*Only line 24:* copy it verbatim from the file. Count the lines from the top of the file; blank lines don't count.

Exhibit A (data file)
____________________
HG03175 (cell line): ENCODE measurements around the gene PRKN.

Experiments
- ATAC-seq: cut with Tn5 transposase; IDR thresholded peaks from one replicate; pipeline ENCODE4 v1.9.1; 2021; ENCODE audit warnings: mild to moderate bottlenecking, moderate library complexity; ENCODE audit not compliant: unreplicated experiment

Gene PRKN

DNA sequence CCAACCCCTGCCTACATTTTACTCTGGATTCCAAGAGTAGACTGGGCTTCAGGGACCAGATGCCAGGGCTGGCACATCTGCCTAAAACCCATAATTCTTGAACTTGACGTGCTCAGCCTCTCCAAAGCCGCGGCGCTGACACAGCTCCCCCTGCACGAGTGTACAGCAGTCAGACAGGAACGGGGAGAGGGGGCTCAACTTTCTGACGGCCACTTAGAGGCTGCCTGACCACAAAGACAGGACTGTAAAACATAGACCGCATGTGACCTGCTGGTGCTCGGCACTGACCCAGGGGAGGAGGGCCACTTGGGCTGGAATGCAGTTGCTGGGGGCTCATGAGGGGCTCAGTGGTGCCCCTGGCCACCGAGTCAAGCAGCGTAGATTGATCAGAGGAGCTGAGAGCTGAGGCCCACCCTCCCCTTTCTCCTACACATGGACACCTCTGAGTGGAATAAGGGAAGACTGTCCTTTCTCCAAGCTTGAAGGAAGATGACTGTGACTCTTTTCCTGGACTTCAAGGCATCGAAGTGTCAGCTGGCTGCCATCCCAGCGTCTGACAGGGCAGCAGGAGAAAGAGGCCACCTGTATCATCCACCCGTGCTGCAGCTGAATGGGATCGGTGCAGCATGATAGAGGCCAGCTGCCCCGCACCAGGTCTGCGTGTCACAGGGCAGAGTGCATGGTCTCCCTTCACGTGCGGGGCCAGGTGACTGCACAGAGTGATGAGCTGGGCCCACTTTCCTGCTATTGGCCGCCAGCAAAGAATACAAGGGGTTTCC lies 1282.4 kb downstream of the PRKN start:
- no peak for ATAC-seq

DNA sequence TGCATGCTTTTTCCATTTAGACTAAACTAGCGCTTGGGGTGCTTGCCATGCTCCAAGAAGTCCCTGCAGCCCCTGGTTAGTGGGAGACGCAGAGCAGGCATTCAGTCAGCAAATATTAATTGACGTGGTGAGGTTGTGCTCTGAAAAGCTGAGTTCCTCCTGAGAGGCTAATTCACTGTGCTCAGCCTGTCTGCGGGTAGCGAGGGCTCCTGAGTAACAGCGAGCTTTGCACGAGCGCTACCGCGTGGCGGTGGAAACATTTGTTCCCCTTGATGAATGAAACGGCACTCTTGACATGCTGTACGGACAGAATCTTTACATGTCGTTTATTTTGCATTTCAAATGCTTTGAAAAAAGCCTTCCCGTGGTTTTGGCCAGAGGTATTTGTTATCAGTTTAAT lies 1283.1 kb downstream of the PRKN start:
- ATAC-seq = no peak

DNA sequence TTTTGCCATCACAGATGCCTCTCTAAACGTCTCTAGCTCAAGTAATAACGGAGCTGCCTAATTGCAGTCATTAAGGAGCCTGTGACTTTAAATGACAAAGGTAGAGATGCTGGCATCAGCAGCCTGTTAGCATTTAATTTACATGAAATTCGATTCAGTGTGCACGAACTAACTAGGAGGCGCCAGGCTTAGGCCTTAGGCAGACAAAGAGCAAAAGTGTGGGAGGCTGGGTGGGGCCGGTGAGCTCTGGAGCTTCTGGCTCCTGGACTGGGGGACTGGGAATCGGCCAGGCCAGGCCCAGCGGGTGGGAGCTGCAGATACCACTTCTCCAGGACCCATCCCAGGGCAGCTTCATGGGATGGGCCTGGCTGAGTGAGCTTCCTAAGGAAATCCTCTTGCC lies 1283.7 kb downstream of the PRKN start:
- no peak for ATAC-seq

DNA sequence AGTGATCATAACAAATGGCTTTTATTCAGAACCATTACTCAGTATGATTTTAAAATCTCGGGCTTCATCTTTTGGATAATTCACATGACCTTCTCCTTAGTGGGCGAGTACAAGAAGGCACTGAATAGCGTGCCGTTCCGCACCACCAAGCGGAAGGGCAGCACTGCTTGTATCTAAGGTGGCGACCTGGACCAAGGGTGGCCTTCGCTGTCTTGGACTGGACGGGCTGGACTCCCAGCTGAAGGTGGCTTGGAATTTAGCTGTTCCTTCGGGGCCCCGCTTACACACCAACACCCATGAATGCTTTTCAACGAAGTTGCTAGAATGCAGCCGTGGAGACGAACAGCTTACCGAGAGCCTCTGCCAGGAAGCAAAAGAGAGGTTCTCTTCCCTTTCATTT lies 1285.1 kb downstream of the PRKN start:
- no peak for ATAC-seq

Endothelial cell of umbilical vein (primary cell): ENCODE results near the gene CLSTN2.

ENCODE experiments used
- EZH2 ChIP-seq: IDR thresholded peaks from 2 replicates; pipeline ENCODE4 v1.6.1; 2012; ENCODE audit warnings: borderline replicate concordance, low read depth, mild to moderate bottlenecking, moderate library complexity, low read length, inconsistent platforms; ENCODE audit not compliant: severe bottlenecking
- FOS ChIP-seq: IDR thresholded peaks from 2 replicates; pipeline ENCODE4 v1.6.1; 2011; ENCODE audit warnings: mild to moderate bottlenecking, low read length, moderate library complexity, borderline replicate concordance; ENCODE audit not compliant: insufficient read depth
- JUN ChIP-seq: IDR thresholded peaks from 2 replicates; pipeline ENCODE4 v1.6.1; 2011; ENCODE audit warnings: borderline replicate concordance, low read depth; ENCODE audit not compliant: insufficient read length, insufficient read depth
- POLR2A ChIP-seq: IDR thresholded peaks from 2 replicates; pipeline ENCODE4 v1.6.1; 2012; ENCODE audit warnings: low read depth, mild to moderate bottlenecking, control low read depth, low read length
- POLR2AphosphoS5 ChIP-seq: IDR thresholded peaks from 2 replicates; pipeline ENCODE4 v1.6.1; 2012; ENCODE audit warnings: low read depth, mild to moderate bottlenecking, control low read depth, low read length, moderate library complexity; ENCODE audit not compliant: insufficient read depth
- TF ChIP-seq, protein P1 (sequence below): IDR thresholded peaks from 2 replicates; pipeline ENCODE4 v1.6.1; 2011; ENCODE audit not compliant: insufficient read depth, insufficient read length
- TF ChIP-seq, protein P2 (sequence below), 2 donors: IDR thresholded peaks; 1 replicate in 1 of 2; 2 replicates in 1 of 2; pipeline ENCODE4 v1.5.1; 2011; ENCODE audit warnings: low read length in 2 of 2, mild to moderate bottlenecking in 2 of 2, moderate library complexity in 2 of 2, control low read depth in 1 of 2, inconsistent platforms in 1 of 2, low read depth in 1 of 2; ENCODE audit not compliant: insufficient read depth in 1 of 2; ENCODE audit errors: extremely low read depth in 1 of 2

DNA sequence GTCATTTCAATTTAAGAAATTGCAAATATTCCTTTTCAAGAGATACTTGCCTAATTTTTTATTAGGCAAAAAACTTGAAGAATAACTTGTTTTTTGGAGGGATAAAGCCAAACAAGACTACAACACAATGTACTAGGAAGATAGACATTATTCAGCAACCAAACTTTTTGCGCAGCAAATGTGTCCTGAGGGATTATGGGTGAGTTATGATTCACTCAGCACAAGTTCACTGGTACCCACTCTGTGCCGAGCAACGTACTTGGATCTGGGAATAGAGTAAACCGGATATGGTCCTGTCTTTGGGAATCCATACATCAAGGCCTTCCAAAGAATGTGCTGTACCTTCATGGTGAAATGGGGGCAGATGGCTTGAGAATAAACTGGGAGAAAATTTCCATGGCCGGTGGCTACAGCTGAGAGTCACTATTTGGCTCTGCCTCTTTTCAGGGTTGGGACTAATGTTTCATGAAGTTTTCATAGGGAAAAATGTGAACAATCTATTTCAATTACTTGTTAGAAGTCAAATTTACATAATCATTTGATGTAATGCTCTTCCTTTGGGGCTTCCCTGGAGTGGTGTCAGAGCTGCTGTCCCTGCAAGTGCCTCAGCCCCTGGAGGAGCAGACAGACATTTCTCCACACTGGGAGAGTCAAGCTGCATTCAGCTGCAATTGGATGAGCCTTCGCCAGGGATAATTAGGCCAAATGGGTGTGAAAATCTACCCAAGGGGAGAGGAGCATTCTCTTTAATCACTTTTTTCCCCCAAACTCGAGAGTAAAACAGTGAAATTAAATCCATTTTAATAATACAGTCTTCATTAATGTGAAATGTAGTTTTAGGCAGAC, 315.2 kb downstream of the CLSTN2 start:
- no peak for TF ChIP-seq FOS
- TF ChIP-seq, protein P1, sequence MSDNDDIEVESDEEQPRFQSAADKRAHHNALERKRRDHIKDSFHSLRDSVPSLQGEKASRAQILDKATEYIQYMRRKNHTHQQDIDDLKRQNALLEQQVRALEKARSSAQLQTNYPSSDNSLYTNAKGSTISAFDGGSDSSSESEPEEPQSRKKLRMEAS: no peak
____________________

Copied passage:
- TF ChIP-seq, protein P1, sequence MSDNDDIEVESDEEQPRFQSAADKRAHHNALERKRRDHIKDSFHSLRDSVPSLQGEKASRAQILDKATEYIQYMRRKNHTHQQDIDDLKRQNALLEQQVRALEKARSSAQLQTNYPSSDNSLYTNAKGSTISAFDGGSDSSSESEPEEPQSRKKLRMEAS: no peak